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The art of panning an author named Morrissey

The art of panning an author named Morrissey
British singer Morrissey performs in 2012 at the Vina del Mar International Song Festival in Chile. A savage review of Morrissey's best-selling memoir won Britain's Hatchet Job award Tuesday for the year's most cutting book review. (Jorge Saenz / Associated Press)

When Morrissey's "Autobiography" hit bookstores in the United Kingdom last year, much of the British literary press went gaga over it. At the Guardian, for example, Terry Eagleton judged the book a masterpiece and speculated the 54-year-old singer might win a Man Booker Prize. Neil McCormick at the Telegraph called it "dazzlingly brilliant" and the best musical memoir of the last decade.

But A.A. Gill was in the small minority who cried out: The crooner is no author!

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Gill's 1,200-word pan of "Autobiography" for The Sunday Times concluded with this summation: "It is a heavy tome, utterly devoid of insight, warmth, wisdom or likability. It is a potential firelighter of vanity, self-pity and logorrheic dullness."

On Tuesday, Gill was rewarded for swimming against the critical tide with a golden ax. Or, as it's officially known, "The Hatchet Job of the Year Award." Said prize is awarded by the online magazine the Omnivore for the year's "angriest, funniest, most trenchant book review."

One of the great secrets of the book-critic trade, I've learned, is that it's a lot harder to write a pan than a rave. Few authors look for errors in your review, or spit at your feet if you say his or her book is brilliant. While some critics find little joy in writing a takedown, Gill's evisceration of Morrissey has a kind of music of its own.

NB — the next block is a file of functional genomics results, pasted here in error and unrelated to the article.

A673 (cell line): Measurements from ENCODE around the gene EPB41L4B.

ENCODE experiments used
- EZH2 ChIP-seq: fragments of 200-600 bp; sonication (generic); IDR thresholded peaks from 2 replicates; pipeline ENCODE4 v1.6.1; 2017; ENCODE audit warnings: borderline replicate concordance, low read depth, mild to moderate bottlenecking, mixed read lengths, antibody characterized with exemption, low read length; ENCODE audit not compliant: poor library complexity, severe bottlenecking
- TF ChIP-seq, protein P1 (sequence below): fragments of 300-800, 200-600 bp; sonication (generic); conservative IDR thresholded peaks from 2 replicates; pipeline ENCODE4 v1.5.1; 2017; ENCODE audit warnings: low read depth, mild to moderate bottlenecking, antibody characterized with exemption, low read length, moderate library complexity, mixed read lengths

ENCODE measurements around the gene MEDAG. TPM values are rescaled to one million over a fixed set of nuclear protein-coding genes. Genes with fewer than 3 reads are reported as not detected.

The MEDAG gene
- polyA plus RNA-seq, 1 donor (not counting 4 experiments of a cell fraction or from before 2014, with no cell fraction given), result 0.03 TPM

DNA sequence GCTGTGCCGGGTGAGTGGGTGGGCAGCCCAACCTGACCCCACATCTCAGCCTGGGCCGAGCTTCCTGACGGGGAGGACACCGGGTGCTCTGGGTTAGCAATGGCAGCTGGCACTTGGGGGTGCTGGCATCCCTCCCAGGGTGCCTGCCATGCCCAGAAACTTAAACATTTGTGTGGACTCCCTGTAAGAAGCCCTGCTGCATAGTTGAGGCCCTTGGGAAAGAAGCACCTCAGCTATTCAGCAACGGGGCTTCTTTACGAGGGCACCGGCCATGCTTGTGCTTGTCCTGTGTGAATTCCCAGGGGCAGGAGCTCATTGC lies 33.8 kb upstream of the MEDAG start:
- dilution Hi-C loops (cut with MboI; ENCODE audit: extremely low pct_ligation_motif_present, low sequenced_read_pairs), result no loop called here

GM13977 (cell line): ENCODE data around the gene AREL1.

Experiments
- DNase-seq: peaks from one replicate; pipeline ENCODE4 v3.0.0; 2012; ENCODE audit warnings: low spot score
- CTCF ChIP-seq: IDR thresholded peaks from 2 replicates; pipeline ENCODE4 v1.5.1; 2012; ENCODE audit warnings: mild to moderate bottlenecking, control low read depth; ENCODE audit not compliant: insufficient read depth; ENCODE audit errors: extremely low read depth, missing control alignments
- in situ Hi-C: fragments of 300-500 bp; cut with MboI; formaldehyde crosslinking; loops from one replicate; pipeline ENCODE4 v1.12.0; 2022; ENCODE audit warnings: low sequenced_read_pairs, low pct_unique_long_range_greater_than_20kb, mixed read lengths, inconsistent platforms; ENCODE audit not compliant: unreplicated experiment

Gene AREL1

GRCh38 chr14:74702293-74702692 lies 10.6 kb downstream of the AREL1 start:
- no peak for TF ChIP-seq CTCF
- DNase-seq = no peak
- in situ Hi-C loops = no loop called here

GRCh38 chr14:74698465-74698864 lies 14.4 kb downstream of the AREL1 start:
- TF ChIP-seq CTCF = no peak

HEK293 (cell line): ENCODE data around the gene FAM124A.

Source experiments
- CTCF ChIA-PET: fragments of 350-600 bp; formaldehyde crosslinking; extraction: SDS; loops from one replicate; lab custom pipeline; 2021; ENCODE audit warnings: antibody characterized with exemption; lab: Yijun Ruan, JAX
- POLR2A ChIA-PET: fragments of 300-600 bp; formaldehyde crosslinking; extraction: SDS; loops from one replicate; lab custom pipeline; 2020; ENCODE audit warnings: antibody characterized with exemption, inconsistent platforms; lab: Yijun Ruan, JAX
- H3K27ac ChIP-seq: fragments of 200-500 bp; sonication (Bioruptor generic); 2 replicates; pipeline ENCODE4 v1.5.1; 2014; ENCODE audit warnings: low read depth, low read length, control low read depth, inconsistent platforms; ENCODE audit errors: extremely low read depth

"His most pooterishly embarrassing piece of intellectual social climbing is having this autobiography published by Penguin Classics," Gill wrote. "Not Modern Classics, you understand, where the authors can still do book signings, but the classic Classics, where they're dead and some of them only have one name. Molière, Machiavelli, Morrissey."

When "Autobiography" was released on this side of the Atlantic some months later, much of the U.S. critic community agreed with Gill. "Autobiography," they wrote, is awful. But Gill was among the first to decry the book's rampant bitterness.

"No teacher is too insignificant not to be humiliated from the heights of success, no slight is too small not to be rehashed with a final, killing esprit d'escalier," Gill wrote. "All of this takes quite a lot of time due to the amount of curlicues, falderals and bibelots he insists on dragging along as authorial decoration.... After 100 pages, he's still at the school gate kicking dead teachers."

Besides the ax (which is buried in a book), Gill will win a year's supply of potted shrimp.

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hector.tobar@latimes.com

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